Navistar International (NYSE: NAV) makes commercial trucks and diesel engines. The company's largest customer is Ford, which buys PDQ for its XYZ, accounted for 9% of total revenues in 2009, a significant amount for a single customer. As a result of its focus on trucks, NAV grew rapidly when trucks became popular consumer vehicles, but has been hit hard by the increase in gasoline prices from.
Navistar also has a healthy business building military vehicles. Since 2006, the company has secured over $5 billion in government orders for military trucks and vehicles. Examples of contracts won is a $752 million contract to improve the Mine Resistant Ambush Protected (MRAP) vehicle.
NAV's net sales declined sharply in 2009. Between 2008 and 2009, NAV's total revenues declined from $14.7 billion in 2008 to $11.6 billion in 2009. However, despite this decrease in revenues, NAV's net income increased from $134 million in 2008 to $320 million in 2009. The company was able to increase its profitability in large part by cutting down on its expenses and thereby increasing its operating income.
Navistar's Truck Segment makes medium-duty and heavy-duty trucks and buses (Class 4 to 8). It is Navistar's largest business segment, accounting for 63.1% of consolidated net sales.  In 2009, this segment posted total sales of $7.3 billion.
The Engine Segment makes diesel engines used for the company's medium- and heavy-duty trucks and school buses. Navistar's products are sold mainly in North and South America and to other Original Equipment Manufacturers (OEMs) under the MaxxForce brand name. Navistar provides all of Ford's diesel-powered, super-duty trucks and vans. In 2009, this segment posted total revenues of $2.7 billion.
The Parts Segment provides engine parts to support the company's production of trucks, school buses and military vehicles, in addition to Navstar's OEM customers. In 2009, this segment posted total revenues of $2.2 billion.
Navistar's Financial Services Segment provides wholesale, retail and lease financing of products sold by Navistar and other truck manufacturers. This segment posted total revenues of $348 million in 2009.
Stricter governmental regulations on engine emissions in the US were released, increasing Navistar's cost of truck and engine production. In addition, Navistar also faces strict noise and safety regulations. As these regulations become more stringent, Navistar's trucks and engines have to be emission- and noise- compliant to remain in business. As a result, Navistar has incurred increasing research and development costs and which has lowered the margin earned on sales.  In addition, the truck market anticipated the increasing prices due to stricter standards, pushing them to purchase trucks, buses and engines up to two years in advance. Overall, Navistar's sales declined 13% in 2007 as emission-compliant vehicles entered the market.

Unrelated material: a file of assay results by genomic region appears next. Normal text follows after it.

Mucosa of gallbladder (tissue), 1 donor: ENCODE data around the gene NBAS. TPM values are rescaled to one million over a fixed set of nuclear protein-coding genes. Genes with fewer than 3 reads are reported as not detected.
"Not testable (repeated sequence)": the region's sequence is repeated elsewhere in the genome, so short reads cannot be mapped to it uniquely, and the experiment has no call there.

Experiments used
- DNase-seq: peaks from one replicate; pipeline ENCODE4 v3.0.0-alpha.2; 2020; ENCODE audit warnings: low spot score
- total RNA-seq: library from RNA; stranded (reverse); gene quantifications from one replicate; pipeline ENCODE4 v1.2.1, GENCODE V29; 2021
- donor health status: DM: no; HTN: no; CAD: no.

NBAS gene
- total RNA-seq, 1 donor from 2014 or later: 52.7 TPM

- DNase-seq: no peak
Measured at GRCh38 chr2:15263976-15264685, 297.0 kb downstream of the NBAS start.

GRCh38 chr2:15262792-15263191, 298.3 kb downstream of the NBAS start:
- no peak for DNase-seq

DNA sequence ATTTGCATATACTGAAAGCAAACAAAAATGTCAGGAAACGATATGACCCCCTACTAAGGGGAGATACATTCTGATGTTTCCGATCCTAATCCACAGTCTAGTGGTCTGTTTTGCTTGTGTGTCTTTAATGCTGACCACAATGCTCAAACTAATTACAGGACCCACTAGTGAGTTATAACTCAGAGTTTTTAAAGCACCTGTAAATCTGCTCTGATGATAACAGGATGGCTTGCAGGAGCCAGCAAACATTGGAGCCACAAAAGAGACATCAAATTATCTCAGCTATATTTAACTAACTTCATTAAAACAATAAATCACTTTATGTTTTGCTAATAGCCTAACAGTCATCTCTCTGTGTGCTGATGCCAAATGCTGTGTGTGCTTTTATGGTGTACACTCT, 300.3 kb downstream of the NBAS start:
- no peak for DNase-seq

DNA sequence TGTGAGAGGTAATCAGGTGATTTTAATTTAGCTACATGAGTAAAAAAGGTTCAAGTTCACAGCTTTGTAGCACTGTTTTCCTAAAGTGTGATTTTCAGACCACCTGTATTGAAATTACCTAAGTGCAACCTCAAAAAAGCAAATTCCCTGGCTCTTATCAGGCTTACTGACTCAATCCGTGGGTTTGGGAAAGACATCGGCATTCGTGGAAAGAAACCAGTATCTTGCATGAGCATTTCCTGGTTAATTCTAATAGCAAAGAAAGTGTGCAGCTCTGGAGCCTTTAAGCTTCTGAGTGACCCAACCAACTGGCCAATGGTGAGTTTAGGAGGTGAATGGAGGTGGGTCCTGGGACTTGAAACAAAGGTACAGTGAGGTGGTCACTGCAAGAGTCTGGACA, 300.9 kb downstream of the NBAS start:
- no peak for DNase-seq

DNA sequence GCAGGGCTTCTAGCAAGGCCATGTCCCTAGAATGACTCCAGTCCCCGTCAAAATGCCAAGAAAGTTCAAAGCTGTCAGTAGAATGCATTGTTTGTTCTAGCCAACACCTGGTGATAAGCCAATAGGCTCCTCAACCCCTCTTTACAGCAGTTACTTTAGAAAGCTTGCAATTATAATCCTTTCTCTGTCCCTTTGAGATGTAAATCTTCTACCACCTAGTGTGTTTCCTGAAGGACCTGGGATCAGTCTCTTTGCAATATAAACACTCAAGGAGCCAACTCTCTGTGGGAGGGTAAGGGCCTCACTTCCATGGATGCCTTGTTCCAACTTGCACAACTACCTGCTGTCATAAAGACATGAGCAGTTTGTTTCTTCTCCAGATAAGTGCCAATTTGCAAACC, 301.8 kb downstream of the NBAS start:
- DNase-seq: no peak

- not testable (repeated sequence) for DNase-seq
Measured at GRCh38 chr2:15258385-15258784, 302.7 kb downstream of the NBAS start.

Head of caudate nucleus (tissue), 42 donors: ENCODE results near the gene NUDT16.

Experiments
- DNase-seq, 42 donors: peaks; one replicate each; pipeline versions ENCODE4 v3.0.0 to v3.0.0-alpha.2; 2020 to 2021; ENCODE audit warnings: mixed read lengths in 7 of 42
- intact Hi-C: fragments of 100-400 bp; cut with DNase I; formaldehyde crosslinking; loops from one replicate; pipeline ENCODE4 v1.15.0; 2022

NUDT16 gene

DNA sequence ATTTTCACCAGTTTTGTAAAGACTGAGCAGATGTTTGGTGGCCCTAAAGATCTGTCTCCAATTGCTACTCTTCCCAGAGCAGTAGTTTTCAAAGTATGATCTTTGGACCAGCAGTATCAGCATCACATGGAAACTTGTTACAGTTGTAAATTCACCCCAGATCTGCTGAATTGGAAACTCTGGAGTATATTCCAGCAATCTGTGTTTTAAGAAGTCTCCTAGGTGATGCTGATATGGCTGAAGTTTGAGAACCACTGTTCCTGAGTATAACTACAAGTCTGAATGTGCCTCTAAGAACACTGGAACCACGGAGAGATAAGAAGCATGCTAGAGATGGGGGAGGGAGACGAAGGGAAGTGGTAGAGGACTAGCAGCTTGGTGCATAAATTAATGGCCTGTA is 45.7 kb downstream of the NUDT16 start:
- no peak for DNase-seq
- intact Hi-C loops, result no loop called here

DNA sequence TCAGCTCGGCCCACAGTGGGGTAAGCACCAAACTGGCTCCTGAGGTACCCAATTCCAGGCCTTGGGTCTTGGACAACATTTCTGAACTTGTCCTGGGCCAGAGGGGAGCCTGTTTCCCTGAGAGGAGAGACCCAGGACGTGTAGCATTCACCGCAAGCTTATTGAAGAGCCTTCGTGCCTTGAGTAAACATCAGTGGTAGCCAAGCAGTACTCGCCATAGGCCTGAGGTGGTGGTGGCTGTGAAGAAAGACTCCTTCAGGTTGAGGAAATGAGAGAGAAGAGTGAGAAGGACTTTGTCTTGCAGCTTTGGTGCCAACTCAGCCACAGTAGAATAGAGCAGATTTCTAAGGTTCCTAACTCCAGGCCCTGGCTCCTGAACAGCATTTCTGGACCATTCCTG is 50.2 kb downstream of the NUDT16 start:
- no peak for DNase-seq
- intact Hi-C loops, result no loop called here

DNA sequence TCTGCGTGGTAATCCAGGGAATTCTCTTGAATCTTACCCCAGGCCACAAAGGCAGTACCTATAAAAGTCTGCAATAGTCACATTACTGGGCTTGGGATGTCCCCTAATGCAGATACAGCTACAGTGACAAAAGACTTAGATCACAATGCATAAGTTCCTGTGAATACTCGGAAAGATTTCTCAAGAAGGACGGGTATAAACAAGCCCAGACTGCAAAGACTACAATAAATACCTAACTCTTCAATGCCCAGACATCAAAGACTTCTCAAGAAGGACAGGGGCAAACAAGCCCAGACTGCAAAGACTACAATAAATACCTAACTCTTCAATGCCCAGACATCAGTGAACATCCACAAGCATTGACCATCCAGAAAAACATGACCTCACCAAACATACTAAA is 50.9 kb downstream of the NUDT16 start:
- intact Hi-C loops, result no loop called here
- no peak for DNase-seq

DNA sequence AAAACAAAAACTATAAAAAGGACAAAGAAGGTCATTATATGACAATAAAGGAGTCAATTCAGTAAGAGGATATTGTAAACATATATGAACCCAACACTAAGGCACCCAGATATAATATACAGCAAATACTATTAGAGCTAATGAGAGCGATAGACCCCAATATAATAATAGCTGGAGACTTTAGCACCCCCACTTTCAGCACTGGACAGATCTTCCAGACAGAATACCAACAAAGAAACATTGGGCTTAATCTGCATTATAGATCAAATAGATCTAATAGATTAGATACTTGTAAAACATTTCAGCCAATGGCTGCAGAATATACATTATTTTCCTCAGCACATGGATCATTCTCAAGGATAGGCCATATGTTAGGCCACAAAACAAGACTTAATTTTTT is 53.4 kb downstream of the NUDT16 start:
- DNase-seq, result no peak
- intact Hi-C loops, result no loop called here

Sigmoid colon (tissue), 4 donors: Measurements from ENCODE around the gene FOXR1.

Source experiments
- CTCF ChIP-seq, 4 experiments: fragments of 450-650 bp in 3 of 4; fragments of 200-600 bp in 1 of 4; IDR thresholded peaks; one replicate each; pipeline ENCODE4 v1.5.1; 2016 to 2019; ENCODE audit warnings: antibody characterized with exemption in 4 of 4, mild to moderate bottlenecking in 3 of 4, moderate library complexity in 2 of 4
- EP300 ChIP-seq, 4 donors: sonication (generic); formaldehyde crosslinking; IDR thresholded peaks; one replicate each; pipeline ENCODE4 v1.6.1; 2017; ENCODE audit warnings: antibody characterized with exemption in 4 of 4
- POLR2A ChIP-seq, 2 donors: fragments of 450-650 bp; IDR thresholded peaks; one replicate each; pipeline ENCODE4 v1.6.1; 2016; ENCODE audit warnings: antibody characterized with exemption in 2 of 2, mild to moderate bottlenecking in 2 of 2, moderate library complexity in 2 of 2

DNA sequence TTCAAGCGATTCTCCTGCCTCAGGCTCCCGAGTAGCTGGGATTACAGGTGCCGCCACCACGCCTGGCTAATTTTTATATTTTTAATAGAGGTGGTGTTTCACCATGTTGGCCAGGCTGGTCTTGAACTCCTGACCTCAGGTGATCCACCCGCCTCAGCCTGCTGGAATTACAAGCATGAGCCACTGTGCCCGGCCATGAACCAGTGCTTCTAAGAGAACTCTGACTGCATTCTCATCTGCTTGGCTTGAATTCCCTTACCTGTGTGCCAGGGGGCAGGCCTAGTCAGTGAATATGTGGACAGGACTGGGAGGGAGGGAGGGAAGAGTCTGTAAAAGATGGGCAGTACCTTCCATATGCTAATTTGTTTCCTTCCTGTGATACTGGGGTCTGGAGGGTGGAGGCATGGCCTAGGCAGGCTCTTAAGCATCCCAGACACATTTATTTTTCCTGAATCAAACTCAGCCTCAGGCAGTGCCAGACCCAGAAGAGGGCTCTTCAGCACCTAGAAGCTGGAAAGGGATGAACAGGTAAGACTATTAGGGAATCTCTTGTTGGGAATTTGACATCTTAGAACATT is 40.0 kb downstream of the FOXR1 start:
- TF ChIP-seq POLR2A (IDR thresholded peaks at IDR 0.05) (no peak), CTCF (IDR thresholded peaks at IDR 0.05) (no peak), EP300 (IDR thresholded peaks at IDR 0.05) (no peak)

Navistar has received over $5 billion in contract orders since 2006, primarily from the US Marine Corps and the US Army. The company is the largest supplier of Mine Resistant Ambush Protected (MRAP) vehicles to the US military. Navistar has been awarded several significant contracts to produce armored vehicles. In particular, the company won a $1.3 billion contract over several years, providing tactical vehicles for Afghanistan and Iraq in May. Navistar also won a $752 million contract to produce a lighter MRAP vehicle. The US government is one of Navistar's more stable customers. As it's share in Navistar's sales continues to increase, the stability in the company's sales increase as well. This is unlike Ford (currently Navistar's largest customer) which is subject to economic and market volatility.
Navistar has a number of major competitors in the US. Navistar competes with these OEMs in the production of medium- and heavy-duty trucks and buses, which account for about 60 percent of the company's sales. Competitors include Daimler AG (DAI), AB Volvo (VOLVY), and PACCAR (PCAR).